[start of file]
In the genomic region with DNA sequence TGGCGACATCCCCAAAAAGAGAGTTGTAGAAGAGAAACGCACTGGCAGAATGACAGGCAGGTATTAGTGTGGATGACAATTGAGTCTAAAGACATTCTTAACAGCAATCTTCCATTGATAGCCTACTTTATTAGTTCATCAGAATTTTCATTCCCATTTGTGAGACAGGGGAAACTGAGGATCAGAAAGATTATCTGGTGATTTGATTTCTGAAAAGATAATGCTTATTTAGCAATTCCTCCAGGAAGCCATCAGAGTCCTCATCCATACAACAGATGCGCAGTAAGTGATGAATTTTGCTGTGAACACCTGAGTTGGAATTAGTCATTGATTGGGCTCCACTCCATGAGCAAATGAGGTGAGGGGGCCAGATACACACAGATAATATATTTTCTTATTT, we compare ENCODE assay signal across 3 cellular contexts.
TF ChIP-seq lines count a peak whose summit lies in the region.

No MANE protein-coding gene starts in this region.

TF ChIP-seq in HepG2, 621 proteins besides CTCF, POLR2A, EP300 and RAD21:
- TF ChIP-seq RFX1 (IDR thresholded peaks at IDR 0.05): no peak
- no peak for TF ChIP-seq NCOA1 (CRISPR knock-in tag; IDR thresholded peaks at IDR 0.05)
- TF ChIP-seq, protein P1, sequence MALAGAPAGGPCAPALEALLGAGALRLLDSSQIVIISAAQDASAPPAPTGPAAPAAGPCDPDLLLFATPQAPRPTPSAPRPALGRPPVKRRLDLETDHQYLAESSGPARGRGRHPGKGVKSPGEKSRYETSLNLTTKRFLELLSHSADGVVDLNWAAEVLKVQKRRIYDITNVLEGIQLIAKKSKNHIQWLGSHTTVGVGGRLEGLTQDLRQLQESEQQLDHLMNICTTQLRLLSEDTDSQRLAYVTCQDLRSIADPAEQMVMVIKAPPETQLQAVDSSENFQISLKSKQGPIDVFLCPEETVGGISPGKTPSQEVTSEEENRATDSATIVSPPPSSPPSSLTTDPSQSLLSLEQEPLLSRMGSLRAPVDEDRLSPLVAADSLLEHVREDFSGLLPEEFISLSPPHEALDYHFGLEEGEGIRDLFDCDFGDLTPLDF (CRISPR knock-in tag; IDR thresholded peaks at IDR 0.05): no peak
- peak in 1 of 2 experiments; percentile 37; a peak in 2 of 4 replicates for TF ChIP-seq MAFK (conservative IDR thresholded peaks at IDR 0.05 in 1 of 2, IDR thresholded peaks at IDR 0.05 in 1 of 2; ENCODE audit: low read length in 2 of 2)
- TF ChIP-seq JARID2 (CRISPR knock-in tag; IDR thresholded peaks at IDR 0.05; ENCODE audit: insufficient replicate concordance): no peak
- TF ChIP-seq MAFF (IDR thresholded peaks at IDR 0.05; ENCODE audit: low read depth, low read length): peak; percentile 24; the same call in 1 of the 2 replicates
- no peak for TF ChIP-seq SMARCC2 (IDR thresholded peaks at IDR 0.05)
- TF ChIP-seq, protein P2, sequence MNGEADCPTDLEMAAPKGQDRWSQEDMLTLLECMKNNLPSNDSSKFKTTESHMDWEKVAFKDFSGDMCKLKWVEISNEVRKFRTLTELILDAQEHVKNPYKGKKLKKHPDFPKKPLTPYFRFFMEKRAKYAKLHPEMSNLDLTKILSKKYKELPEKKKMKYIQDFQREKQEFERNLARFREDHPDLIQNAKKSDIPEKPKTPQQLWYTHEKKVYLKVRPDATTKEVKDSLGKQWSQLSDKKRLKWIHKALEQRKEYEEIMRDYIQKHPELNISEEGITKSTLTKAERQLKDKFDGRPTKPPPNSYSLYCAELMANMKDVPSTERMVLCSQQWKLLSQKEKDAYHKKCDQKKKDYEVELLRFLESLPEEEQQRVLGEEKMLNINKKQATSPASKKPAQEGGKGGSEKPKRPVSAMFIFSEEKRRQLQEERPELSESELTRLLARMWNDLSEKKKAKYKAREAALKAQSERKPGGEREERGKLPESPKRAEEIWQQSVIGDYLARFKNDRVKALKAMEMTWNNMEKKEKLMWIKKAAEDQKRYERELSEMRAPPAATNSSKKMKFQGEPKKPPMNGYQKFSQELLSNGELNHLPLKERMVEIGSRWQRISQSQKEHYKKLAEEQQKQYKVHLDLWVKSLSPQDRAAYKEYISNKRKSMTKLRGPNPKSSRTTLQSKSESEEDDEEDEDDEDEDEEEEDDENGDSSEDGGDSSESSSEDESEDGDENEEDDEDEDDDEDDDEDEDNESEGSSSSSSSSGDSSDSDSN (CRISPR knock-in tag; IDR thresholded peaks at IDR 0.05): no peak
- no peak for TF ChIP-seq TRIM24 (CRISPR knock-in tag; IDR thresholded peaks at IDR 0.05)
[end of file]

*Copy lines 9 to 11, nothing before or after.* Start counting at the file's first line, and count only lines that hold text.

- TF ChIP-seq JARID2 (CRISPR knock-in tag; IDR thresholded peaks at IDR 0.05; ENCODE audit: insufficient replicate concordance): no peak
- TF ChIP-seq MAFF (IDR thresholded peaks at IDR 0.05; ENCODE audit: low read depth, low read length): peak; percentile 24; the same call in 1 of the 2 replicates
- no peak for TF ChIP-seq SMARCC2 (IDR thresholded peaks at IDR 0.05)